Dr Mark’s The Meaning in a Nutshell
Alistair MacLeod, No Great Mischief (1999)
Alistair MacLeod’s novel No Great Mischief (1999) is a family saga, migration saga, and ethnic Scottish saga situated in the context of Canadian history and multiculturalism. It tells the story of three generations of the descendants of Calum Ruadh (Calum the Red) who left Scotland in 1779, which constitute a branch of the MacDonald clan. The author, Alistair MacLeod, is of Scottish-Canadian ancestry and he grew up at Cape Breton, Nova Scotia, where most of the novel is set.
The story is predominantly told from the perspective of a descendant of Calum the Red, Alexander MacDonald, a relatively well-off orthodontist who had moved from the country to the city. The story follows the narrator’s visit to his alcoholic and ailing brother Calum, whom he takes to the family homeland so he can die in the place settled by his kin. The family history is covered in depth by cutting back and forth from the past to the present in reminiscences and reflections.
MacLeod goes to some length to assert the ethnic status of the Scots in multicultural Canada, distinguishing them from the British mainstream. In this context, the novel has an anti-English flavour. The novel emphasises the importance of the Gaelic language as a living language that is passed from generation to generation despite the prevalence of the English language in mainstream society. An appreciation of Scottish history is also used to establish a strong and distinctive sense of Scottish identity. This includes references to Scottish-English tensions, conflicts and wars. The title of the novel is a reference to the attitude of the British military commander, General James Wolfe before the battle of Quebec in 1759 who regarded the death of Scottish troops in battle as of ‘no great mischief’, since he regarded the Scottish troops under his command as untrustworthy and expendable.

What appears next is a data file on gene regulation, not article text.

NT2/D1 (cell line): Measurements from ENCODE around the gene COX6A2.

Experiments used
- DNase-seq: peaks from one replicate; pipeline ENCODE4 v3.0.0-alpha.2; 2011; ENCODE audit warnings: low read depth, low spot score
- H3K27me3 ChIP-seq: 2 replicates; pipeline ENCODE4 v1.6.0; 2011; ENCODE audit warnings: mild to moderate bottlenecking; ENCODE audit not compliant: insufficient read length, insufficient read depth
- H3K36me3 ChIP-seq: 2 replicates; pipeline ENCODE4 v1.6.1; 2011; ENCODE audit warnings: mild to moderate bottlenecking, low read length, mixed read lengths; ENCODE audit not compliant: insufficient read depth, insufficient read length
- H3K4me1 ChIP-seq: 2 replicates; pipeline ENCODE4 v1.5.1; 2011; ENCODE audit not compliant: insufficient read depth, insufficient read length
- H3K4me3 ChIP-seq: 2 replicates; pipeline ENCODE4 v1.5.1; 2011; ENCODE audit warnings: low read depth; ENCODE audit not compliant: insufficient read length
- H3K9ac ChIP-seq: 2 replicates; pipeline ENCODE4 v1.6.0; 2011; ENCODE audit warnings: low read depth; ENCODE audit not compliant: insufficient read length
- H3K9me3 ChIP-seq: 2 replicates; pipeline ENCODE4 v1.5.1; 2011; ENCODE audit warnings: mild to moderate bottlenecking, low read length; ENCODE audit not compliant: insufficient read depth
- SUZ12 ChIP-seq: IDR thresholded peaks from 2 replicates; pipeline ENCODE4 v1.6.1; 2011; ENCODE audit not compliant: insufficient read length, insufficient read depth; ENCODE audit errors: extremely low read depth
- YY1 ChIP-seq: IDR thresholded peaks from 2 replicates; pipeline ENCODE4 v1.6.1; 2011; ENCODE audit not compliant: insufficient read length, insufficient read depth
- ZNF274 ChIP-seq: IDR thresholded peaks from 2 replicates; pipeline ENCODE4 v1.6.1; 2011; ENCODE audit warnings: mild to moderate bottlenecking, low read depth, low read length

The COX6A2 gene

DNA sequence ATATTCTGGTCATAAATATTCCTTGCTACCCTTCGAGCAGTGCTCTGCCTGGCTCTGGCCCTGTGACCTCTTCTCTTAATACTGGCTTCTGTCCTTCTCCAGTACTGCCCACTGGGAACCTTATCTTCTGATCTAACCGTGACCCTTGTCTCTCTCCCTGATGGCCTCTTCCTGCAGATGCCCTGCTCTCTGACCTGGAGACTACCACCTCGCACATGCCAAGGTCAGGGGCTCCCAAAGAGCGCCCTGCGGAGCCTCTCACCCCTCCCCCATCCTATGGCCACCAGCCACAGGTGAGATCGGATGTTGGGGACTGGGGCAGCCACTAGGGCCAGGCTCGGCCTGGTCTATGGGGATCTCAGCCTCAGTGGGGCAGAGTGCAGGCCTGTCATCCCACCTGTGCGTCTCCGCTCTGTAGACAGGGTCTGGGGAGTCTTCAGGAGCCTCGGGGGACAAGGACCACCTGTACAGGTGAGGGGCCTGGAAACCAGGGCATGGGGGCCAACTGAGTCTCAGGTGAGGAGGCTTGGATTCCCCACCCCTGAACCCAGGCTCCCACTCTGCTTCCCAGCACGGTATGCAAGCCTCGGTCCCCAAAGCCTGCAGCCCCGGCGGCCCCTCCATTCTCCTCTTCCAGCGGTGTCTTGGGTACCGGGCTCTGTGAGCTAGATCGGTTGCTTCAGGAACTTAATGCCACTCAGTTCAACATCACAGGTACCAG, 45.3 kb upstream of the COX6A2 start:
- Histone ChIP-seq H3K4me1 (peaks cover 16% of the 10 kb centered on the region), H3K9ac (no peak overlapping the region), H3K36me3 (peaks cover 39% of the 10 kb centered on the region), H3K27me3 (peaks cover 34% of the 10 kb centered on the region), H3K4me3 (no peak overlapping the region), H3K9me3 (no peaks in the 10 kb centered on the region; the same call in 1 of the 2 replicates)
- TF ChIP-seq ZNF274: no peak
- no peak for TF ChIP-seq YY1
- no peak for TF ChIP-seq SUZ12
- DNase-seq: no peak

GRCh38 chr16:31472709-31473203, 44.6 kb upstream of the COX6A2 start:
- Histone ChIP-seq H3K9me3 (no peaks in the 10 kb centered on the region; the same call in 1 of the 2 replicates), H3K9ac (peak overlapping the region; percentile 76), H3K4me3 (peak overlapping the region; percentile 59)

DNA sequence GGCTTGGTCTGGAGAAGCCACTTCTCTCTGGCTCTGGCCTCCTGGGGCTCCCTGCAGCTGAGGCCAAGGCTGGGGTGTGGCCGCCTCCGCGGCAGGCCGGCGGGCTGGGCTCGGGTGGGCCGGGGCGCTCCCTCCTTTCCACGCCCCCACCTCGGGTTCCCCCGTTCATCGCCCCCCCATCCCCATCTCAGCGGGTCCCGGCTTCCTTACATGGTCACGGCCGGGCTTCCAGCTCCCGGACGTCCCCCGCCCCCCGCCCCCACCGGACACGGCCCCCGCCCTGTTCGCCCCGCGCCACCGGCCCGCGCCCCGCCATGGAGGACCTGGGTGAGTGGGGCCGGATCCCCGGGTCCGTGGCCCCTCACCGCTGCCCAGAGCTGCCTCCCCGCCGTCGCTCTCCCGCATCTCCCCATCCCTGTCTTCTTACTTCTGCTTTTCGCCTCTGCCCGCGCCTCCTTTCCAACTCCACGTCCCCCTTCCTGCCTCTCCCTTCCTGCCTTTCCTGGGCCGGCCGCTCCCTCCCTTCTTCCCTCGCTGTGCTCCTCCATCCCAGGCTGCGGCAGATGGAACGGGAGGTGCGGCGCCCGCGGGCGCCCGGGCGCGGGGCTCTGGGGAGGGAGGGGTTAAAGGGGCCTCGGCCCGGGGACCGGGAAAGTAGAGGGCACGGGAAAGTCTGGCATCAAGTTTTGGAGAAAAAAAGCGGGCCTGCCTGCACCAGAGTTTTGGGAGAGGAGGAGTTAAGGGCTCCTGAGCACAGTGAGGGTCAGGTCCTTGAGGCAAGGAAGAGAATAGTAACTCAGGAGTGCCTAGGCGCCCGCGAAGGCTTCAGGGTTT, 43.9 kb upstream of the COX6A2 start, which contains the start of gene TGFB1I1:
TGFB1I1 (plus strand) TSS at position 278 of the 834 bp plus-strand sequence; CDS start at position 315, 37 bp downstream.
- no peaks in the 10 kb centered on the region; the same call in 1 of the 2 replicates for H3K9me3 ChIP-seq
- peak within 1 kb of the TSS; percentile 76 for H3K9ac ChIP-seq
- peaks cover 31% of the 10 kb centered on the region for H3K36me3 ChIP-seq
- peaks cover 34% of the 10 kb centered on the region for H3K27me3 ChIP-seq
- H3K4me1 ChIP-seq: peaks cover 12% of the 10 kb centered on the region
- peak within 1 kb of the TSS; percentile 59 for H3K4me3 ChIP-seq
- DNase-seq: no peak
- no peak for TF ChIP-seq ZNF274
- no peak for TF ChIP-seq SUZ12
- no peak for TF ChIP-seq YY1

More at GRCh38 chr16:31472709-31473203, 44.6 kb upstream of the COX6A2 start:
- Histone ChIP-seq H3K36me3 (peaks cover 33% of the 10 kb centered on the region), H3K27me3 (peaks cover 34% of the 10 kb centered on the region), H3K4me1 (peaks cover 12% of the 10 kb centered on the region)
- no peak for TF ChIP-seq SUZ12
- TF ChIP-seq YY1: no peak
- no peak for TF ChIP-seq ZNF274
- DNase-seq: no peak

In the context of supporting Scottish ethnic and clan history, MacLeod also emphases the importance of family bonds, blood ties and loyalty. Family members were expected to be mutually supportive. For example, the narrator does not desert his brother Calum despite Calum’s previous jail term and degeneration into alcoholism.
While the novel’s espousal values relating to Scottish ethnicity, clan history, and family loyalty are essentially conservative, they are placed in the context of Canadian multiculturalism, which is essentially progressive. Multiculturalism was adopted by Prime Minister Pierre Trudeau’s government in 1971 as means to deal with Canada’s ethnic and linguistic diversity. It focused on cultural maintenance and exchange. MacLeod’s novel expresses the view that the Scots should be appreciated as a distinctive ethnic group contributing to the Canadian ethnic mosaic. In this context, the novel also expresses sympathy towards recently arrived migrants and towards Canada’s Indigenous people.
The novel also appears to be sympathetic towards the salient politics of the 1960s, in particular the protests against the involvement of the United States in the Vietnam War and its policy of conscription. Canada was refuge for many young American men who wished to avoid the draft. The novel depicts an American member of the MacDonald clan escaping to Canada to be protected by his Canadian relatives. The novel also treats the struggle of the Vietnamese for independence from the West as broadly equivalent to the struggle of the Scots for national independence from the British.
The novel also appears to be broadly sympathetic towards Marxist values of class struggle and of sharing a working class consciousness in the face of exploitive capitalism. Most members of the MacDonald clan are working class. They are depicted as mostly hard-working, decent, principled people. When a member of the extended family is killed in a mining accident, the manager of the company is shown to be more concerned about a loss in productivity due to the time off work of family members to attend the funeral. The manager regarded the loss as being ‘only a man’, and not sufficient justification to hold up production. In a sense, the ruling class in the capitalist system is shown to regard the working class as expendable in much the same way that the British General Wolfe is accused of regarding the Scots under his command as expendable.
Student resources by Dr Mark Lopez
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The purpose of the concise notes of Dr Mark’s The Meaning in a Nutshell is to provide much needed help to students seeking to unlock the meaning of the texts with which they have to deal. (More elaborate notes are provided in lessons as part of my private tutoring business.)
Subject: No Great Mischief meaning, No Great Mischief themes, No Great Mischief analysis, No Great Mischief notes